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Other Special Festivals

Other Special Festival
Parav-Tribal Dance Festival (November 16-18)
With 62 Tribes, Orissa is rich in tribal culture. The simple tribes have developed a host of dance forms to enjoy their life after a day's hard work. With a view to unfolding this aspect of the tribal culture a festival of tribal dances known as ‘Parava’ is organised in Koraput for a period of about a month in October-November through out the Koraput district culminating in the final event at Koraput every year. The tribal dancers with their traditional costumes and typical head gears keep the visitors amused. Besides the tribal dances this is also an occasion to witness the local products displayed in a craft Mela for exhibition as well as sale.

Adivasi Mela at Bhubaneswar (January 26- February 09)
The Orissa State Level Annual Adivasi Exhibition, popularly known as Adivasi Mela, showcases the art and craft of the tribal communities. The  special highlights of the fete are the forest products and tribal products, exhibited and sold as well as cultural programmes presented by tribal communities. This is a rare occasion to have a glimpse of the unique tribal culture of Orissa in the urban city of Bhubaneswar. Local residents eagerly wait for this annual opportunity to buy their yearly needs while tourists throng to get an over all picture and feel of the tribal society.
It was being organised for one week from 26th January every year but In view of the popularity of the event gained over the past years, the period of the Mela has been extended from one week to fifteen days. Now it is scheduled from 26th January to 9th February every year from 2010.

Folk Dance Festival at Sambalpur (January 4-6)
Orissa is rich in folk dances besides the Classical Odissi Dance. A festival is organised at Sambalpur for three days from 4th to 6th January to present glimpses of folk dances of Orissa from different regions. The scintillating dances accompanied by rhythmic music, vocal as well as instrumental, keep the visitors spell bound. The dancers and the accompanists also present glimpses of the local handloom fabric through their costumes, which is another attraction of the area.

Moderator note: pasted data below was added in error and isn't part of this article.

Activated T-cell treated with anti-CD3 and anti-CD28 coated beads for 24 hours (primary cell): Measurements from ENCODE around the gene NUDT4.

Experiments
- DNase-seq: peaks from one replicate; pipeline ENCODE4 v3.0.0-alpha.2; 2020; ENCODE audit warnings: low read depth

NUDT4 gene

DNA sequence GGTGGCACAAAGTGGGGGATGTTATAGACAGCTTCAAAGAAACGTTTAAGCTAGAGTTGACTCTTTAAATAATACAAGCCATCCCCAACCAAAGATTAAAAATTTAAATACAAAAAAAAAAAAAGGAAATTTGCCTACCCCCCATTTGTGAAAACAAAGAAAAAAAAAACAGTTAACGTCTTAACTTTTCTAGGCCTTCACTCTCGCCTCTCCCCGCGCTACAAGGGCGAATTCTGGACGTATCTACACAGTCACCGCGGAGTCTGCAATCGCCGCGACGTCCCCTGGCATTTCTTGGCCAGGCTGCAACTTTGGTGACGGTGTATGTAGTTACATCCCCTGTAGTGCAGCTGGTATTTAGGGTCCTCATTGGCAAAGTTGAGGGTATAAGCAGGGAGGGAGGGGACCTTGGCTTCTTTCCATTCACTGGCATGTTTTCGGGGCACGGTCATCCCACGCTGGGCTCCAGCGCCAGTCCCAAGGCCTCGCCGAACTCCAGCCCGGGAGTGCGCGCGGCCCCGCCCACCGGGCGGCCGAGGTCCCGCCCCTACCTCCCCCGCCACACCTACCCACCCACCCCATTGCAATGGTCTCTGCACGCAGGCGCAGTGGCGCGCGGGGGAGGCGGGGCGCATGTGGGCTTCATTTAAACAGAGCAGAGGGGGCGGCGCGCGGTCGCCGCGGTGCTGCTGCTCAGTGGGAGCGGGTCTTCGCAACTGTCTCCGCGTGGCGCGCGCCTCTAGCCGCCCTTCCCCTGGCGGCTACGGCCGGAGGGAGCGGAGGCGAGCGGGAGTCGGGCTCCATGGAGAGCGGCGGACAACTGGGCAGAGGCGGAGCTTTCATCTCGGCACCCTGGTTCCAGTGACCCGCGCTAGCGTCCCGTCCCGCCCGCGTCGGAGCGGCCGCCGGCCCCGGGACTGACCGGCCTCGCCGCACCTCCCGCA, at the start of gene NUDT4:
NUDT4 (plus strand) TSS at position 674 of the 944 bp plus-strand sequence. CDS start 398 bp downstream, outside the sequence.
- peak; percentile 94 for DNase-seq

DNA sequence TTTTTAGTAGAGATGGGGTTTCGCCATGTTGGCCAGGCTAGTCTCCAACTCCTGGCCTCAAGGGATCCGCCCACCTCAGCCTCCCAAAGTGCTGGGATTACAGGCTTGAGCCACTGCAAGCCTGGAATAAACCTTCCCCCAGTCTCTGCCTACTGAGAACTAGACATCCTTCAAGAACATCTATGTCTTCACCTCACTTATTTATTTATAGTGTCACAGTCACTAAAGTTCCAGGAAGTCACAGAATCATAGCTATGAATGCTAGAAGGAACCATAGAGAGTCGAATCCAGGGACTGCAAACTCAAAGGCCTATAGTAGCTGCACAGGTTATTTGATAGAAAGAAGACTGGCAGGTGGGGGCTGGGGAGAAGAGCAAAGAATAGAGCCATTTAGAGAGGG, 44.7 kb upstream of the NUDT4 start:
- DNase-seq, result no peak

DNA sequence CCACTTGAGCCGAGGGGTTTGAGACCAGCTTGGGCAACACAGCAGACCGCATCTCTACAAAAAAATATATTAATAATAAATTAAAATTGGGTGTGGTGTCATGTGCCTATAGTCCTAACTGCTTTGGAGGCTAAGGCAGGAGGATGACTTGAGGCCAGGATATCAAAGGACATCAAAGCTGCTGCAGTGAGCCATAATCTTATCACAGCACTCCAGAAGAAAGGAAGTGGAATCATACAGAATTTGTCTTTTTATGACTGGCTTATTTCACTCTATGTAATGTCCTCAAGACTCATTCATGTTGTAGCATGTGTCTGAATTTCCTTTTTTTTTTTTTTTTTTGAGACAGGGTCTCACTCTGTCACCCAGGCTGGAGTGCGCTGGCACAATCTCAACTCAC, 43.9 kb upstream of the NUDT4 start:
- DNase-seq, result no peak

Magha Mela at Chandrabhaga (Konark) (January-February)
The most popular and colourful festival of Konark is Magha Mela, on the6th- 7th day of the bright half of the month of 'Magha' (January-February). The pilgrims from nearby areas assemble on the night of 6th day at Chandrabhaga beach, worship the local deities,  and take holy dips in the Chandrabhaga tank on the confluence of the Bay of Bengal next morning and welcome the rising Sun with prayers. The holy dip here and payin homage to the Sun God on this day is considered sacred as Konark is known as Arka Kshetra, the seat of the Sun God This is an occasion to observe the local populace in their traditional colours and costumes. This is the second largest festival of Orissa in terms visitors turn out.

Khandagiri Mela & Kharavela Mahotsava at Khandagiri (January-February)
A grand fair is held at Khandagiri near Bhubaneswar from Magha Saptami day which continues for about a week.A variety of local hand made products, especially from the rural areas, are displayed for sale.
A festival of Indian classical and folk dances is also organized here during this period by the K N Memorial Foundation on an open air pandal in the evening hours.

Maha Shivaratri (February-March)
The festival "Shiva's Great Night" falls on the 14th day of the dark half of Phalgun and is observed in all Siva temples. Devotees keep fast during the day and keep a vigil to witness the sacred lamp on the temple top in the night. The festival can be best enjoyed at Bhubaneswar, Kapilas, Huma, Mahendragiri, Puri, Aradi, etc. It is interesting to seee the priest climbing so fast to the top of the temple to place the sacred lamp, especially at Lingaraj Temple, Bhubaneswar which is the tallest of the Siva Temples (about 45 mts.).

Dola and Holi (March-April)
Dola Purnima, which marks the end of the lunar year in Orissa, is observed on the full moon day of Phalgun, (March-April) with worship of family deities, especially Radha and Krishna. People also converge on the streets with their idols on gaily decorated 'Vimans'(palanquins) singing devotional songs in their praise.
 The day following is observed as Holi, which is a festival of colours.People throw coloured water and powder on each other.